Christmas, Carols, and Capitalism

Days become shorter, nights become longer, and, in the distance, the faint sounds of jingling can be heard. From a cave far, far away, Michael Bublé emerges once more to take radio stations across the globe hostage with his jazzy renditions of festive tunes. All this can mean only one thing.

Christmas is coming.

(We don’t encourage adopting this as a new pet-name for your Dearly Beloved)

Whether you’re the kind to bust out the Christmas tree (and lights, and tinsel, and stockings…) the very second Hallowe’en comes to an end, or consider yourself a modern-day take on The Grinch (hello, long-lost sibling), this time of year has an undeniable buzz to it.

The streets are decked with lights and festive decorations, much to the delight of children everywhere. Numerous Christmas get-togethers spring up, inclusive of open-bar, much to the delight of adults everywhere. And an absolute stampede of people barges its way into stores and shopping malls to purchase an avalanche of gifts. Thus begins the descent into sweet, sweet bankruptcy.

Somewhere down the line, Christmas became less about family, customs, and quality-time, and more about how many gifts we give, what kind of gifts we give, and what we’ve spent on them. Poor Karl Marx must be rolling in his grave at the very thought.

It seems as though our sense of humanity, love, and overall generosity is tied into how much we’ve shelled out on a person.

Fortunately for my maternal instincts, and unfortunately for my bank account, my immediate family also includes two mini-humans. This means that I know all too well of the ‘fun’ that surrounds the annual Christmas-shopping-spree for kiddo-gifts.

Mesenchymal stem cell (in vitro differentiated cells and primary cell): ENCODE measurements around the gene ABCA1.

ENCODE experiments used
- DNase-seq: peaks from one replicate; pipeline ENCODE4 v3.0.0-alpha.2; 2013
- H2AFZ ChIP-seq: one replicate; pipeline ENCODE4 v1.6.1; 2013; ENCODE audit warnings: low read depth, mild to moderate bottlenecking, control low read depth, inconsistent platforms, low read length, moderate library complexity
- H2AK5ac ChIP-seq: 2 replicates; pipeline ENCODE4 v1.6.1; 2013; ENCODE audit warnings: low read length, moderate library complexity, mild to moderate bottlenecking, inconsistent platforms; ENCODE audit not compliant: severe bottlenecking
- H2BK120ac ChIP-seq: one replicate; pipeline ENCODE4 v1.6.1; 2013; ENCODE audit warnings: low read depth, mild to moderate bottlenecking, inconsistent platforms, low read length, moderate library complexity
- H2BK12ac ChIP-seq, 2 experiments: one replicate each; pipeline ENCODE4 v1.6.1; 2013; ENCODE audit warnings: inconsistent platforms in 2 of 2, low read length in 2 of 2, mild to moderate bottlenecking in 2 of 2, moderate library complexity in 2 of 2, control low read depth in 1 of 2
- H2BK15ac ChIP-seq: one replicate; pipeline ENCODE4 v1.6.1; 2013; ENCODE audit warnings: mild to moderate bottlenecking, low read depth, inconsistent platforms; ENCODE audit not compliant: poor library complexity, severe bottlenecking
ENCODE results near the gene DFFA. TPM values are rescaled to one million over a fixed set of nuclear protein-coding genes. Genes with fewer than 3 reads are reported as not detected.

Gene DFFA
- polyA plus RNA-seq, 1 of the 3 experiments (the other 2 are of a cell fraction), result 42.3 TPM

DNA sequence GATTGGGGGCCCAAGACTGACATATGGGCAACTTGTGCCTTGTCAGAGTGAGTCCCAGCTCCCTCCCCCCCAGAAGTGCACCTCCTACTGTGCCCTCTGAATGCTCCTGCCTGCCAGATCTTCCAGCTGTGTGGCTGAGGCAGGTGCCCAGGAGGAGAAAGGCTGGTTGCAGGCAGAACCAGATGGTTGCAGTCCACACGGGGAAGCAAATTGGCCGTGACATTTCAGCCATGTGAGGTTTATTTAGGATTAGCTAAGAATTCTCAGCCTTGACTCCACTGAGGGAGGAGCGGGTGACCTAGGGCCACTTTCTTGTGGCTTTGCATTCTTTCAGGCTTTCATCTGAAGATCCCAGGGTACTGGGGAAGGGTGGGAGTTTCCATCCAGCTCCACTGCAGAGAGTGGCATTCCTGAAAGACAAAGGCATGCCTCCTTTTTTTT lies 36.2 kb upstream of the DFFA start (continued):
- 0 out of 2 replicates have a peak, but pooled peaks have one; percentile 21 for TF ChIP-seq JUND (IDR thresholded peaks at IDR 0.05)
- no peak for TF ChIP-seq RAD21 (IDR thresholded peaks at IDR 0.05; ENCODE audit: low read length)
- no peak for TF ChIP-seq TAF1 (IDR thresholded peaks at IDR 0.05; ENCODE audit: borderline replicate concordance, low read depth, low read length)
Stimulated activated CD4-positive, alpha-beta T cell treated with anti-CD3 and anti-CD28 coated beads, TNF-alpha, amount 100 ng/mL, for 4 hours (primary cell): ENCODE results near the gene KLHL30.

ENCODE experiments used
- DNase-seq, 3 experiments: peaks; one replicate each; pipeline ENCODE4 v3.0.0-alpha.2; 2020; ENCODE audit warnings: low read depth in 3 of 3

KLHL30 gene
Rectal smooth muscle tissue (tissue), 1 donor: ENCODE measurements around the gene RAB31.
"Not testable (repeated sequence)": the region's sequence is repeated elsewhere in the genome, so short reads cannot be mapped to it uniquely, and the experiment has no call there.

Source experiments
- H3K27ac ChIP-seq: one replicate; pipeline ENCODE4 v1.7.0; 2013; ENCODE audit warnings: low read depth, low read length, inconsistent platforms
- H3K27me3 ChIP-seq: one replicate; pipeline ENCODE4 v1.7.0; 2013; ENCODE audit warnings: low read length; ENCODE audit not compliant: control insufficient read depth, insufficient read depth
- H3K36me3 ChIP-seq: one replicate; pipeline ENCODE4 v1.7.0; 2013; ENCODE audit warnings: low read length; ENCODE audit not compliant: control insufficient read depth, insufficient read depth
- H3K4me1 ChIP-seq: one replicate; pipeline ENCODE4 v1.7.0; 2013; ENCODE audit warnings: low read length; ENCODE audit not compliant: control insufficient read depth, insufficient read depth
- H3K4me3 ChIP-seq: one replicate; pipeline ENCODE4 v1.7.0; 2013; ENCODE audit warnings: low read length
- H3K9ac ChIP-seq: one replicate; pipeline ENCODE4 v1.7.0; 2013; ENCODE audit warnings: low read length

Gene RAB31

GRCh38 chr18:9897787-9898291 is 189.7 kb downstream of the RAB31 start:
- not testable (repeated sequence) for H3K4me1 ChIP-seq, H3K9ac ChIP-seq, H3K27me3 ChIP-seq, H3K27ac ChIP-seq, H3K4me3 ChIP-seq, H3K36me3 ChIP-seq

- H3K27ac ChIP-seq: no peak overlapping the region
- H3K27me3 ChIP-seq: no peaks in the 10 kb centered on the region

What to buy? How much to spend? Did we spend the same amount on each kid? Is one child’s pile of presents – now vaguely resembling Mount Fuji – larger than the other’s? In which case, should we get the clearly-less-fortunate child another gift to compensate, as this would obviously translate into one child being favoured over the other?

(In case you’ve not cottoned on, ‘Shopping for Christmas Gifts’ falls into the same category as ‘Being Chased by a Swarm of Killer Bees’ on my list of Fun Winter Activities)

Splurging isn’t just limited to our kids. You’d think, with the illusions of Santa Claus long behind us, that us adults would value quality time over materialistic goods. Nope.

The annual flurry of ‘Secret Santa’ requests flood in, not to mention the good ol’ “chipping in” for some extravagant (read: pricey) gift(s) to somebody of particular significance. Any sorts of objection to participating in such events are met with looks of pure disbelief, and outraged cries of “uwejja, where’s your Christmas spirit?”

I understand that all this may make me sound like the biggest killjoy to have graced the face of the Earth (other than the aforementioned Grinch). This is the time of year that’s typically reserved for showing love and gratitude to those closest to you. However, it’s rather ironic (and sad) that a holiday typically affiliated with the spirit of human kindness has since been replaced by an obsession with spending. Surely, Christmas is Christmas because of the ones we spend it with, rather than what was gifted to us, ad?

This is probably one of the few times of year many of us put effort into taking time out of our hectic schedules to meet those nearest and dearest to us. So, here’s an idea; use this annual gathering to express your gratitude to those people without breaking the bank. Get together, sit down, and enjoy a few laughs, and each other’s company.

Alternatively, you can contribute something truly priceless by being charitable towards those who are less fortunate. A great way to do this is by donating to local food banks, and – if you’re brave enough! – our national blood bank (and those who rely on blood products) could always use some help.

It’s your presence (rather than presents) which really counts and which your loved ones will always remember. And if there’s ever a time to spread the love, do good, and generally be a better human, it’s Christmas.

(And hey, at any rate, there’s always Prosecco and Christmas lunch to look forward to).

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